Warren Buffet’s Annual Share Holder Letter 2019. At Berkshire, Charlie and I have long focused on using retained earnings advantageously. Sometimes this job has been easy – at other times, more than difficult, particularly when we began working with huge and ever growing sums of money. In our deployment of the funds we retain, we first seek to invest in the many and diverse businesses we already own. During the past decade, Berkshire’s depreciation charges have aggregated $65 billion whereas the company’s internal investments in property, plant and equipment have totaled $121 billion. Reinvestment in productive operational assets will forever remain our top priority. In addition, we constantly seek to buy new businesses that meet three criteria. First, they must earn good returns on the net tangible capital required in their operation. Second, they must be run by able and honest managers. Finally, they must be available at a sensible price. When we spot such businesses, our preference would be to buy 100% of them. But the opportunities to make major acquisitions possessing our required attributes are rare. Far more often, a fickle stock market serves up opportunities for us to buy large, but non-controlling, positions in publicly-traded companies that meet our standards. Whichever way we go – controlled companies or only a major stake by way of the stock market – Berkshire’s financial results from the commitment will in large part be determined by the future earnings of the business we have purchased. Nonetheless, there is between the two investment approaches a hugely important accounting difference, essential for you to understand. 4 In our controlled companies, (defined as those in which Berkshire owns more than 50% of the shares), the earnings of each business flow directly into the operating earnings that we report to you. What you see is what you get. In the non-controlled companies, in which we own marketable stocks, only the dividends that Berkshire receives are recorded in the operating earnings we report. The retained earnings? They’re working hard and creating much added value, but not in a way that deposits those gains directly into Berkshire’s reported earnings. At almost all major companies other than Berkshire, investors would not find what we’ll call this “nonrecognition of earnings” important. For us, however, it is a standout omission, of a magnitude that we lay out for you below. Here, we list our 10 largest stock-market holdings of businesses. The list distinguishes between their earnings that are reported to you under GAAP accounting – these are the dividends Berkshire receives from those 10 investees – and our share, so to speak, of the earnings the investees retain and put to work. Normally, those companies use retained earnings to expand their business and increase its efficiency. Or sometimes they use those funds to repurchase significant portions of their own stock, an act that enlarges Berkshire’s share of the company’s future earnings.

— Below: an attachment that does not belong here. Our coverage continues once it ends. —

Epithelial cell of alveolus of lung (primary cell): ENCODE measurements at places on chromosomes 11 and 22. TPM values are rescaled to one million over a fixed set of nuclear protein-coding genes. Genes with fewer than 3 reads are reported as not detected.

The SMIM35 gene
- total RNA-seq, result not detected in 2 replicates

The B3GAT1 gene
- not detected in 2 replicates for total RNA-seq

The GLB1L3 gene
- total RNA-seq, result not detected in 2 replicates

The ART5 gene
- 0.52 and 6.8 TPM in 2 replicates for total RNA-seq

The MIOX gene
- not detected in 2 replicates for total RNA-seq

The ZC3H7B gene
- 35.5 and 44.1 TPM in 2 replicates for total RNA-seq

Three decades ago, my Midwestern friend, Joe Rosenfield, then in his 80s, received an irritating letter from his local newspaper. In blunt words, the paper asked for biographical data it planned to use in Joe’s obituary. Joe didn’t respond. So? A month later, he got a second letter from the paper, this one labeled “URGENT.” Charlie and I long ago entered the urgent zone. That’s not exactly great news for us. But Berkshire shareholders need not worry: Your company is 100% prepared for our departure. The two of us base our optimism upon five factors. First, Berkshire’s assets are deployed in an extraordinary variety of wholly or partly-owned businesses that, averaged out, earn attractive returns on the capital they use. Second, Berkshire’s positioning of its “controlled” businesses within a single entity endows it with some important and enduring economic advantages. Third, Berkshire’s financial affairs will unfailingly be managed in a manner allowing the company to withstand external shocks of an extreme nature. Fourth, we possess skilled and devoted top managers for whom running Berkshire is far more than simply having a high-paying and/or prestigious job. Finally, Berkshire’s directors – your guardians – are constantly focused on both the welfare of owners and the nurturing of a culture that is rare among giant corporations. (The value of this culture is explored in Margin of Trust, a new book by Larry Cunningham and Stephanie Cuba that will be available at our annual meeting.) Charlie and I have very pragmatic reasons for wanting to assure Berkshire’s prosperity in the years following our exit: The Mungers have Berkshire holdings that dwarf any of the family’s other investments, and I have a full 99% of my net worth lodged in Berkshire stock. I have never sold any shares and have no plans to do so. In all, I estimate that it will take 12 to 15 years for the entirety of the Berkshire shares I hold at my death to move into the market.